Hollywood is associated with movie stars and the silver screen, especially this time of year when the industry hands out its annual awards for excellence in film. What few may know, however, is that “silver” has an even earlier history than “screen” in Los Angeles.
Los Angeleswas a modest pueblo compared to its northern counterparts: Monterey was early California’s capital; San Francisco, Sacramento and Stockton boomed during the gold rush. Even into the 1860s, Los Angeles remained quiet, slow and pretty small. When that began to change, one of the major factors of change was silver.
Following discoveries in the eastern Sierra Nevada (the Comstock Lode in 1859, Aurora in 1860), prospectors were searching remote valleys and ridges further south. Reports of a silver strike on the edge of Owens Valley, southeast of the Army’s newly established Camp Independence, attracted the attention of Victor Beaudry. An original ‘49er, Beaudry was a French Canadian immigrant who had been a San Francisco merchant, and had served in the Civil War. He had used his military connections to operate a store in Camp Independence. After seeing the newly reported mining area on nearby Buena Vista Peak, he opened another store at what then was called Cerro Gordo. In addition to the supply trade, Beaudry speculated in mining by taking ownership shares as payment for accounts.
Mortimer Belshaw was another important figure in Cerro Gordo. Belshaw had extensive experience in Mexican silver mines, and set immediately to acquiring mining interests when he arrived at Cerro Gordo. He built a large smelter at Cerro Gordo, and as production ramped up, Belshaw processed a large shipment of silver and lead ingots for Los Angeles; his goal was to ship the heavy ingots to San Francisco, but it was easier logistically to transport them to LA, and then to San Francisco by sea.
Belshaw awarded Remi Nadeau, another French Canadian, a three-year contact to haul bullion to Los Angeles and San Pedro, loaded with supplies on the return trips. Freight traffic eventually grew to triple wagons hauled by 14 mules each. Fifty teams at a time were cycling through the 440-mile round-trip, each turn taking about three weeks.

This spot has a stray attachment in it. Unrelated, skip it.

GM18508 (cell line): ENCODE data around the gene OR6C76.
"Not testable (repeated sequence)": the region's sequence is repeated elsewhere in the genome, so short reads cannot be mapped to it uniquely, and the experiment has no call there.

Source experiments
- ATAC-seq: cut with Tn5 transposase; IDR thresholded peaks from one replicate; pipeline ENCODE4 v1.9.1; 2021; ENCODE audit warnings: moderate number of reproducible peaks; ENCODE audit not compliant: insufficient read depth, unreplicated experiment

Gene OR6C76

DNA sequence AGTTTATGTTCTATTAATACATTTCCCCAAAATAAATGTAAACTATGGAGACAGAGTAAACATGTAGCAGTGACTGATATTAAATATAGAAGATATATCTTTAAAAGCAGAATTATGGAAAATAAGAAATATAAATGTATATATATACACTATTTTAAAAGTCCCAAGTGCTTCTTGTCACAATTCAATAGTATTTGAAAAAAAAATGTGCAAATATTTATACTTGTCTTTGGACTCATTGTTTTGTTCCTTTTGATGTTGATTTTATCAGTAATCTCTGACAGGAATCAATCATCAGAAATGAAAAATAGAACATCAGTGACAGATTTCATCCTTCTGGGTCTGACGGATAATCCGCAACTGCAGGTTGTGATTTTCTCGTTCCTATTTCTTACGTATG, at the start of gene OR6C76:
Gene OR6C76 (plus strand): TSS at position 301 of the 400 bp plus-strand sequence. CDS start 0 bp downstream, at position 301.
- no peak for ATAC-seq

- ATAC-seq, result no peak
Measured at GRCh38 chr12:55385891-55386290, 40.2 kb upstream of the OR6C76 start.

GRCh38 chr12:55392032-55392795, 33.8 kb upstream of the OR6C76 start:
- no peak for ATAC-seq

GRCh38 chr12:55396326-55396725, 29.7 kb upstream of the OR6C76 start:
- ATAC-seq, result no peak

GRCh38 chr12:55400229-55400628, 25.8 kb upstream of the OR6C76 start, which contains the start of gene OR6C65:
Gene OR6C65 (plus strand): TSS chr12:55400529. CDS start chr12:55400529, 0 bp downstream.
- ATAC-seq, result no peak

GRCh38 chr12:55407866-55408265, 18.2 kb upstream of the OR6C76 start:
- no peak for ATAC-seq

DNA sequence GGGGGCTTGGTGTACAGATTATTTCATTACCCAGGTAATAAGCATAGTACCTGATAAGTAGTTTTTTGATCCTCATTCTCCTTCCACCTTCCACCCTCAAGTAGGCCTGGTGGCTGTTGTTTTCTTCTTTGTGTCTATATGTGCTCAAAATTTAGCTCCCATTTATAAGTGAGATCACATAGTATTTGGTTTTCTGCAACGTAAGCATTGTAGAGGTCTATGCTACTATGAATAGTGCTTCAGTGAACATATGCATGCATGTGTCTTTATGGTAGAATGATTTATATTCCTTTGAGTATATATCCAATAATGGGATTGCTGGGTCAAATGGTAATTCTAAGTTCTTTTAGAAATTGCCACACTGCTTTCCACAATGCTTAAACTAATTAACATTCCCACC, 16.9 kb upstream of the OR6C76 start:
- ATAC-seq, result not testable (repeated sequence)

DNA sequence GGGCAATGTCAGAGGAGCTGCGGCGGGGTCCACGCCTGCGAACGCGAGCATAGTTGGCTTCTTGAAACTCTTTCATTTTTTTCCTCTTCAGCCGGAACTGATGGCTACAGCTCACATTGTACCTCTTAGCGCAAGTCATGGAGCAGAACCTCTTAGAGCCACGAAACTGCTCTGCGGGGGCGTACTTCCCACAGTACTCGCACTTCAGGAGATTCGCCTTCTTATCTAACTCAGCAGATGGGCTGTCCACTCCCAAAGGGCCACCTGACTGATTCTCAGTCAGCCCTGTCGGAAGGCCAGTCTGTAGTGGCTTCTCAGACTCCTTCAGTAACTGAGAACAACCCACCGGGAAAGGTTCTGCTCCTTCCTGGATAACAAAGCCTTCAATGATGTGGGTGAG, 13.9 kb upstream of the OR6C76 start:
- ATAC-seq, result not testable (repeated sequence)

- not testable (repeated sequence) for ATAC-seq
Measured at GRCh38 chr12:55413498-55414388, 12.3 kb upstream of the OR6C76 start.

This has all the makings of a perfect Hollywood movie. The town of Cerro Gordo saw business fights over competing smelters, construction fights over competing toll roads, steamship fights over an inland lake, court fights over mining claims, and gun fights over, well—just about anything.
When the first load of silver reached Los Angeles, the pueblo was changed.The boom sparked by the Cerro Gordo trade was significant enough that in the 1870s, the mining trade was equivalent to half the exports by sea from Los Angeles. Additional strikes would be found over the next thirty years, each a little further south and a little closer to Los Angeles: Panamint, Darwin, Randsburg, and Johannesburg. At this same time, banking in Los Angeles got more sophisticated. One early banker was Isaias W. Hellman, President of the Nevada National Bank, which combined with Wells Fargo Bank to become Wells Fargo Nevada National Bank in 1905.
And what happened to those other early Cerro Gordo pioneers, Remi Nadeau and Victor Beaudry? Nadeau settled in Los Angeles where he built the Nadeau Hotel, the first four-story structure in Los Angeles, and the first building there with an elevator. Beaudry used his wealth to gain control of water companies in several mining camps, then owned the Los Angeles Water Works. He also developed large areas of Southern California, including the original residential section of Bunker Hill, where the Wells Fargo History Museum in Los Angeles lives today.
Next time you’re in Los Angeles as a silver screen tourist, keep in mind that much of the region’s growth started with real silver, high on a mountain top in Inyo County, 220 miles away. Stop by the Wells Fargo History Museum and learn about Los Angeles’ original connection with silver.